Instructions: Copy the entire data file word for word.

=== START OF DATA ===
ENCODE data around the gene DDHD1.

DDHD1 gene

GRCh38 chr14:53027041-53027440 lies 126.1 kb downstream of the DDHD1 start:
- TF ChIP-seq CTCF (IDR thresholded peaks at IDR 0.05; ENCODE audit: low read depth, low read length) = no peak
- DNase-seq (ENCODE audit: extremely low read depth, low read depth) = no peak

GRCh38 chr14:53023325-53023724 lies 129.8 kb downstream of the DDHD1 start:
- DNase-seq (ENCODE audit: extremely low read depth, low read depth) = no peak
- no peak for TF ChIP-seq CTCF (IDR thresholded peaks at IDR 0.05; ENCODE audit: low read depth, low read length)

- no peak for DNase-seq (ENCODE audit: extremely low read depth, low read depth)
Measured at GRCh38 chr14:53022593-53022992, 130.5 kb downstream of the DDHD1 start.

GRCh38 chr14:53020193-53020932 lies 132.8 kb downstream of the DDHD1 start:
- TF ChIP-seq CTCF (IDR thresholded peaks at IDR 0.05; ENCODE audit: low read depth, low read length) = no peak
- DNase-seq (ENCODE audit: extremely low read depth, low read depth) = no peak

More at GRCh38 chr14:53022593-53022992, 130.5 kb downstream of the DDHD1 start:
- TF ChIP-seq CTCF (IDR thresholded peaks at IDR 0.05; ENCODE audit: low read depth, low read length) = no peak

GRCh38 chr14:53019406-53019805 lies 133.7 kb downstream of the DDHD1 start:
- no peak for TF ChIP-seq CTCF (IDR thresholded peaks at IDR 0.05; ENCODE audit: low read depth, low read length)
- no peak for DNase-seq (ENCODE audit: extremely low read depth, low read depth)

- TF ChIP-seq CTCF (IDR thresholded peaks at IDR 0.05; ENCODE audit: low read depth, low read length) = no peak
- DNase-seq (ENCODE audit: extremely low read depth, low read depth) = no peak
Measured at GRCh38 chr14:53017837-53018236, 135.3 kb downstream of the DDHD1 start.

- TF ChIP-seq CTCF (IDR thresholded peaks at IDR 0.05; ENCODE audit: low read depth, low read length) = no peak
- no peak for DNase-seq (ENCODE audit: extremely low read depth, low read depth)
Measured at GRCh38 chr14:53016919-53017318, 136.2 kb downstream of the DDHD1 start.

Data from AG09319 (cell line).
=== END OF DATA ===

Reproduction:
ENCODE data around the gene DDHD1.

DDHD1 gene

GRCh38 chr14:53027041-53027440 lies 126.1 kb downstream of the DDHD1 start:
- TF ChIP-seq CTCF (IDR thresholded peaks at IDR 0.05; ENCODE audit: low read depth, low read length) = no peak
- DNase-seq (ENCODE audit: extremely low read depth, low read depth) = no peak

GRCh38 chr14:53023325-53023724 lies 129.8 kb downstream of the DDHD1 start:
- DNase-seq (ENCODE audit: extremely low read depth, low read depth) = no peak
- no peak for TF ChIP-seq CTCF (IDR thresholded peaks at IDR 0.05; ENCODE audit: low read depth, low read length)

- no peak for DNase-seq (ENCODE audit: extremely low read depth, low read depth)
Measured at GRCh38 chr14:53022593-53022992, 130.5 kb downstream of the DDHD1 start.

GRCh38 chr14:53020193-53020932 lies 132.8 kb downstream of the DDHD1 start:
- TF ChIP-seq CTCF (IDR thresholded peaks at IDR 0.05; ENCODE audit: low read depth, low read length) = no peak
- DNase-seq (ENCODE audit: extremely low read depth, low read depth) = no peak

More at GRCh38 chr14:53022593-53022992, 130.5 kb downstream of the DDHD1 start:
- TF ChIP-seq CTCF (IDR thresholded peaks at IDR 0.05; ENCODE audit: low read depth, low read length) = no peak

GRCh38 chr14:53019406-53019805 lies 133.7 kb downstream of the DDHD1 start:
- no peak for TF ChIP-seq CTCF (IDR thresholded peaks at IDR 0.05; ENCODE audit: low read depth, low read length)
- no peak for DNase-seq (ENCODE audit: extremely low read depth, low read depth)

- TF ChIP-seq CTCF (IDR thresholded peaks at IDR 0.05; ENCODE audit: low read depth, low read length) = no peak
- DNase-seq (ENCODE audit: extremely low read depth, low read depth) = no peak
Measured at GRCh38 chr14:53017837-53018236, 135.3 kb downstream of the DDHD1 start.

- TF ChIP-seq CTCF (IDR thresholded peaks at IDR 0.05; ENCODE audit: low read depth, low read length) = no peak
- no peak for DNase-seq (ENCODE audit: extremely low read depth, low read depth)
Measured at GRCh38 chr14:53016919-53017318, 136.2 kb downstream of the DDHD1 start.

Data from AG09319 (cell line).